Raytheon

Menu Dropdown

Defying Gravity: Australian Kids Get a Lift From Astronaut Trainers

Helium balloons attached to cups of rice hovered in mid-air as hundreds of Australian students learned about buoyancy from some of the world's experts

Helium balloons attached to cups of rice hovered in mid-air as hundreds of Australian students learned about buoyancy from some of the world's experts – an astronaut and the Raytheon workers who teach NASA explorers to spacewalk.

Helium balloons help students learn about bouyancy during Mission Astronautica.

"We need great engineers, we need great scientists, we need great mathematicians just like you guys," NASA astronaut Clay Anderson told the students via videoconference from the Raytheon-operated Neutral Buoyancy Laboratory in Houston, Texas.

Anderson spoke to students at the launch of Mission Astronautica, a project developed by Questacon - Australia's National Science and Technology Center - in parternship with Raytheon Australia and NASA's Neutral Buoyancy Lab.

Mission Astronautica brings together scores of students from the states of New South Wales, Victoria, Tasmania and Western Australia to build and test neutrally buoyant objects.

They will get advice from workers at NASA's Neutral Buoyancy Lab, which trains astronauts for spacewalks using one of the world's largest swimming pools and a full-scale mock-up of the international space station. Training underwater simulates the effects of zero gravity.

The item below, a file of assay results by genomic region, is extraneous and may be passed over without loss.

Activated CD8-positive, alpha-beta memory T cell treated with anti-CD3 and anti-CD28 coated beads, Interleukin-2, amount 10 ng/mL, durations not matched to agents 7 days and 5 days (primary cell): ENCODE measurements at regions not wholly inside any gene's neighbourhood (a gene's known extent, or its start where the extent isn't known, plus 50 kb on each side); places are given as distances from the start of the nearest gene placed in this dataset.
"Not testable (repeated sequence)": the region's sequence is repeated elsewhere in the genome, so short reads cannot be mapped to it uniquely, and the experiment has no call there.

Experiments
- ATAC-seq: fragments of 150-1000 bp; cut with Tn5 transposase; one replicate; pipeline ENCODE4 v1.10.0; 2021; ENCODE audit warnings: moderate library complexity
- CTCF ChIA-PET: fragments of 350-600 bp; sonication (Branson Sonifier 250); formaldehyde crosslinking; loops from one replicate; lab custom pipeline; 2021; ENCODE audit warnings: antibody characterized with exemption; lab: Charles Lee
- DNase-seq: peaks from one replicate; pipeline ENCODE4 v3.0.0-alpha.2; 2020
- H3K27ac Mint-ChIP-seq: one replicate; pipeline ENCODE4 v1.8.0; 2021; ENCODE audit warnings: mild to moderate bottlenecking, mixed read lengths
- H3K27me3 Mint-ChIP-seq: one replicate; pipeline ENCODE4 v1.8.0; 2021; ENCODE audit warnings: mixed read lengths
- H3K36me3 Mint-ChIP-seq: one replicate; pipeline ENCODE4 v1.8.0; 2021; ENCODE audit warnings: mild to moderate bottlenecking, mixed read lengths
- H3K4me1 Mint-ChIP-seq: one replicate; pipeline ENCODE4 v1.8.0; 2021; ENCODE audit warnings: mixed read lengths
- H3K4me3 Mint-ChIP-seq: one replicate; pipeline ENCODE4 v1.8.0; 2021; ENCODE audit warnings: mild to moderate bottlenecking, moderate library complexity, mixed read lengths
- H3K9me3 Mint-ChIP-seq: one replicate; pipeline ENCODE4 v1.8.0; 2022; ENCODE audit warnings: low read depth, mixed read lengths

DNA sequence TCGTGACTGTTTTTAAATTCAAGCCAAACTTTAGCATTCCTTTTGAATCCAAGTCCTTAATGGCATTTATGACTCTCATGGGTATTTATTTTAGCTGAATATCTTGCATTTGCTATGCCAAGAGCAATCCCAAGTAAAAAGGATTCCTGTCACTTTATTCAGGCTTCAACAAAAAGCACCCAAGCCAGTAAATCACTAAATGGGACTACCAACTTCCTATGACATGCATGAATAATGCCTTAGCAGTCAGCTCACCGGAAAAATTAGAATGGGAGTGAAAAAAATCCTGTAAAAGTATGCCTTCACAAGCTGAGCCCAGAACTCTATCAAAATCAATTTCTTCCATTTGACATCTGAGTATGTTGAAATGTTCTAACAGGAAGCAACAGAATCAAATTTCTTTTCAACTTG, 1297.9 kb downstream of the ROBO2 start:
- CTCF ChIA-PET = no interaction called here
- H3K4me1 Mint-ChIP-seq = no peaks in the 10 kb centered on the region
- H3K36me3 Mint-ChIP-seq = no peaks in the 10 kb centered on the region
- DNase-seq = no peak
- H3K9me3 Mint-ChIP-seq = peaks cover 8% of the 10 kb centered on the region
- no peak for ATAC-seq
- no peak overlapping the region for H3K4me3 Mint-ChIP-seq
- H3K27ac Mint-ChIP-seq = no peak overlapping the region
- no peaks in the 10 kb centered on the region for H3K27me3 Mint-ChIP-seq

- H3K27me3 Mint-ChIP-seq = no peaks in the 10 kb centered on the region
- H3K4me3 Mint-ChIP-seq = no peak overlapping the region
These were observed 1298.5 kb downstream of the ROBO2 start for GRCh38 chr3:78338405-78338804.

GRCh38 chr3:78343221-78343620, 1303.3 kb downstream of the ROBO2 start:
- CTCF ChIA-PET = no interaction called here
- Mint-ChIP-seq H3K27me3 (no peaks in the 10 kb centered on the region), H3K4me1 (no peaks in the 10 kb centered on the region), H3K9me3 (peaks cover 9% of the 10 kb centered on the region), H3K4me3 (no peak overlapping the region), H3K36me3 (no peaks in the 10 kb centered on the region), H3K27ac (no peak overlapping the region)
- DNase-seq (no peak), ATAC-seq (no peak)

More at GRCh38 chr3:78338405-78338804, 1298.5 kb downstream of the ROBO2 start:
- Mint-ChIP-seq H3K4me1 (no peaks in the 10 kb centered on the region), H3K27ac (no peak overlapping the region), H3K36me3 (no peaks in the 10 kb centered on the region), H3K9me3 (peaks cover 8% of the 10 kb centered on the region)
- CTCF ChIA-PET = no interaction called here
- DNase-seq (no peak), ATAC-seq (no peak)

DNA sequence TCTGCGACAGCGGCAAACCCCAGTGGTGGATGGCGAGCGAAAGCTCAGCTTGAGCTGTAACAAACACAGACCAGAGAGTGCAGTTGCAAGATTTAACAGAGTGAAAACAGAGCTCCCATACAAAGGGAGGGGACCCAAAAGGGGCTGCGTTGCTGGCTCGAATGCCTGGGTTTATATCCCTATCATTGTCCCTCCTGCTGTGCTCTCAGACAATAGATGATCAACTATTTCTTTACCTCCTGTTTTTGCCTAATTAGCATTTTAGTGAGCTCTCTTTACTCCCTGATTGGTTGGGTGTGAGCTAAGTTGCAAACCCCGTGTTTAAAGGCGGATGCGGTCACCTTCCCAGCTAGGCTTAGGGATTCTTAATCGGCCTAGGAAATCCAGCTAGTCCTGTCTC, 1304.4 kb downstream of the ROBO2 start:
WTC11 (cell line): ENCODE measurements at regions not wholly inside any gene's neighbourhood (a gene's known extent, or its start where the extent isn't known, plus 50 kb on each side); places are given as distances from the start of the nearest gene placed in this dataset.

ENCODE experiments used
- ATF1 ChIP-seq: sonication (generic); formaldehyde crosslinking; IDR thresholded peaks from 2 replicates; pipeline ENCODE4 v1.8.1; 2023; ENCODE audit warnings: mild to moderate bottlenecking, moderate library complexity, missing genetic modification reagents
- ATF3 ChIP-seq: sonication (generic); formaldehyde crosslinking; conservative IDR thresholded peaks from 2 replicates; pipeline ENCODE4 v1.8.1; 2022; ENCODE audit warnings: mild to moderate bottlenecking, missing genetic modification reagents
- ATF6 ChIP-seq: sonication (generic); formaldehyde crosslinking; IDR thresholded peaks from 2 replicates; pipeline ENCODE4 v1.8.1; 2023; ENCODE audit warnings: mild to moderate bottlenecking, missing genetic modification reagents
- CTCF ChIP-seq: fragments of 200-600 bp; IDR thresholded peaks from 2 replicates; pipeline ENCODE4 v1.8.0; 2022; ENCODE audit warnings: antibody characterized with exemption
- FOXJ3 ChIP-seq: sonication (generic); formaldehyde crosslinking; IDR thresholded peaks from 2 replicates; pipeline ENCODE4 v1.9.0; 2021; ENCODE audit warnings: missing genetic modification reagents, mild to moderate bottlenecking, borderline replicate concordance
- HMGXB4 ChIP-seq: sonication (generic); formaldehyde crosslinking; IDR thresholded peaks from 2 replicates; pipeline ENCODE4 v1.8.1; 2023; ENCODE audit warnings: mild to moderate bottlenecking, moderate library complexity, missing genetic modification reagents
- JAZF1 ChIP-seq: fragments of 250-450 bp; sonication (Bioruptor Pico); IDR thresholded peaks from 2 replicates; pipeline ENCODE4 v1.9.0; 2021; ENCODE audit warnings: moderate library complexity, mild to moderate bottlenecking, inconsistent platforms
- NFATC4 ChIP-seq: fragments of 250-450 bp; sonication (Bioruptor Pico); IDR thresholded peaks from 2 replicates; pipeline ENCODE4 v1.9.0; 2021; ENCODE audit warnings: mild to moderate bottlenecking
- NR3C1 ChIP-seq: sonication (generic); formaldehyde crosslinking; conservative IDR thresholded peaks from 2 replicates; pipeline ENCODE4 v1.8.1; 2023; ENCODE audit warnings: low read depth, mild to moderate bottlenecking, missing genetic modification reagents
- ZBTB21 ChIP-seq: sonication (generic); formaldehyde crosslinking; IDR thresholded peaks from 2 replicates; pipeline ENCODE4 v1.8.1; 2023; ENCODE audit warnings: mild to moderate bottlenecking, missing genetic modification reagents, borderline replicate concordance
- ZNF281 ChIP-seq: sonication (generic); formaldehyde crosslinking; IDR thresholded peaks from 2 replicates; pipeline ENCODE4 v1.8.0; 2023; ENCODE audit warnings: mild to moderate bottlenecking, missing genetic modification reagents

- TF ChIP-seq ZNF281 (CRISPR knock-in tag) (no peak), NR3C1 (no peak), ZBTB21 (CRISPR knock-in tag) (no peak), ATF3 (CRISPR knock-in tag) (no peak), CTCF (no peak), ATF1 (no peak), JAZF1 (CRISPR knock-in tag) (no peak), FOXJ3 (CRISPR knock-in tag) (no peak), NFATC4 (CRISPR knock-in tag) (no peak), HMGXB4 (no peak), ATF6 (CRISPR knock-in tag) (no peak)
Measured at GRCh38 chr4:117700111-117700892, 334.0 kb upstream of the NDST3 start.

An astronaut prepares to experience the effects of zero gravity at the Raytheon-run Neutral Buoyancy Lab in Houston.

During Mission Astronautica, classes will be able to brainstorm ideas about buoyancy, solve problems and share experiences in real time using the resources of Questacon's digital studio in Canberra. Raytheon began sponsoring Questacon in 2007.

"The main thing we need to focus on with kids today is science, technology, engineering and math," Anderson said. "The idea of doing a project where they build something, work in teams and have success, that is huge to excite kids."

In late September, each school will present their projects to the buoyancy lab engineers via videoconference.

"I reckon this challenge will be fun -- playing around with the concepts and seeing what happens," said Xavier, a student from Karabar High School in New South Wales.

Mission Astronautica brings together students from across four Australian states to build and test neutrally buoyant objects.

Last Updated: 10/28/2014

Back to Top